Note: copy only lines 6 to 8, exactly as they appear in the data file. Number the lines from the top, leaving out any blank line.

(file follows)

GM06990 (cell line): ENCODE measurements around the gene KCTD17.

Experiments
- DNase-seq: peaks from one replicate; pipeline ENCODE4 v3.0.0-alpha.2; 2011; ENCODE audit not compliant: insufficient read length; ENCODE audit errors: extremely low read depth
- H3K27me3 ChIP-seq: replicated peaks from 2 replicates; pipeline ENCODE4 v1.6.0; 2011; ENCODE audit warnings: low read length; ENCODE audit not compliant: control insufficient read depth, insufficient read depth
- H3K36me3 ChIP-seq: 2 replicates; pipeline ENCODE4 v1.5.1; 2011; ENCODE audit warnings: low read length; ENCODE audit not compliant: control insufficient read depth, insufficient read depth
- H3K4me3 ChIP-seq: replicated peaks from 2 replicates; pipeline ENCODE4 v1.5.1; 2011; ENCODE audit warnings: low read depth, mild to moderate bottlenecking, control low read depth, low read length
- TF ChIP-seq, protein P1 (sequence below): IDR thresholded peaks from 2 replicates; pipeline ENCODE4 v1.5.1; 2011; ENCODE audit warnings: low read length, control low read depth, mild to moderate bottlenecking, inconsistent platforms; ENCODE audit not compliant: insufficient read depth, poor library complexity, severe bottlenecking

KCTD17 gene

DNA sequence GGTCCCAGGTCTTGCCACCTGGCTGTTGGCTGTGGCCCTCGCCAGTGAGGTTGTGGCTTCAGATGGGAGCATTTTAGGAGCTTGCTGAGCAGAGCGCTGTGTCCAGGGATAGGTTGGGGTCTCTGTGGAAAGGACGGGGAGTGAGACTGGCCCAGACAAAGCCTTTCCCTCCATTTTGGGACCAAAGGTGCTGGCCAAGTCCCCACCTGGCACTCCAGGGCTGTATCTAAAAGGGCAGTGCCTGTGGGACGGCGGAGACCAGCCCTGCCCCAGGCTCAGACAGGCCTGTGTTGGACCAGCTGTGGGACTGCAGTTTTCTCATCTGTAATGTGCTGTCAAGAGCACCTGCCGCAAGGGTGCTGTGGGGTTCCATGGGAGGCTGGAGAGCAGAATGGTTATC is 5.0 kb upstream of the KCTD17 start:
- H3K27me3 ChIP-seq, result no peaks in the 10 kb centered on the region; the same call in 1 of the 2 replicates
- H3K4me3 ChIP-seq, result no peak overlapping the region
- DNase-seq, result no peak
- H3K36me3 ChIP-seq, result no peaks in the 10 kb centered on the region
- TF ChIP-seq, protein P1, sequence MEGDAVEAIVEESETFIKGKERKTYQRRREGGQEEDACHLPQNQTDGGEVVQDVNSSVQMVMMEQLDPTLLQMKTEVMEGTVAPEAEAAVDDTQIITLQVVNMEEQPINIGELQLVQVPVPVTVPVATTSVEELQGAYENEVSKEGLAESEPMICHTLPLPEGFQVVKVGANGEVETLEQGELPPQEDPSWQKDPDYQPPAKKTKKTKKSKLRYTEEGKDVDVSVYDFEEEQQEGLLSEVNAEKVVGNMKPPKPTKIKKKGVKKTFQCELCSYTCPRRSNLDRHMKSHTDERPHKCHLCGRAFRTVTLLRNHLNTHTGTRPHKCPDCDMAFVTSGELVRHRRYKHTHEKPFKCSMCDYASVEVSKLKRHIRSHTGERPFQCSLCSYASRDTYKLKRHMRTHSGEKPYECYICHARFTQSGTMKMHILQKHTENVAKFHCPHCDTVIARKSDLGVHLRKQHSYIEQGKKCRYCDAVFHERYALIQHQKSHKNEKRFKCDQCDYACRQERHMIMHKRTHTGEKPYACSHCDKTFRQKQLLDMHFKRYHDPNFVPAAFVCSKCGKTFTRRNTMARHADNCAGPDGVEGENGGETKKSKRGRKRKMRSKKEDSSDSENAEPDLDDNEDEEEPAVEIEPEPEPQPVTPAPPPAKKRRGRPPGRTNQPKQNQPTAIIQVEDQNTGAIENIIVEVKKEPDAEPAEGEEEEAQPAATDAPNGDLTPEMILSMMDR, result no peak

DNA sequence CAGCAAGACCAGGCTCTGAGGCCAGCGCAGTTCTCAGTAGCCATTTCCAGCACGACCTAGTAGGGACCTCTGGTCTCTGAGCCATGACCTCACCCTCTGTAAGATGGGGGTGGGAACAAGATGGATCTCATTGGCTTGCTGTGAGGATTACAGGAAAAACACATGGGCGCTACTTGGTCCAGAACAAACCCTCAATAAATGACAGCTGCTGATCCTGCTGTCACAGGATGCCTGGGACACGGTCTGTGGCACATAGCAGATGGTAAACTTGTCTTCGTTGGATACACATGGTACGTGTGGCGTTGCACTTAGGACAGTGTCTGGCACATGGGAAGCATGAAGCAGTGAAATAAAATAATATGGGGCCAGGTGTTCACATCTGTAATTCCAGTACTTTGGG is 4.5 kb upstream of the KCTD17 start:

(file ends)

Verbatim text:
- H3K4me3 ChIP-seq: replicated peaks from 2 replicates; pipeline ENCODE4 v1.5.1; 2011; ENCODE audit warnings: low read depth, mild to moderate bottlenecking, control low read depth, low read length
- TF ChIP-seq, protein P1 (sequence below): IDR thresholded peaks from 2 replicates; pipeline ENCODE4 v1.5.1; 2011; ENCODE audit warnings: low read length, control low read depth, mild to moderate bottlenecking, inconsistent platforms; ENCODE audit not compliant: insufficient read depth, poor library complexity, severe bottlenecking

KCTD17 gene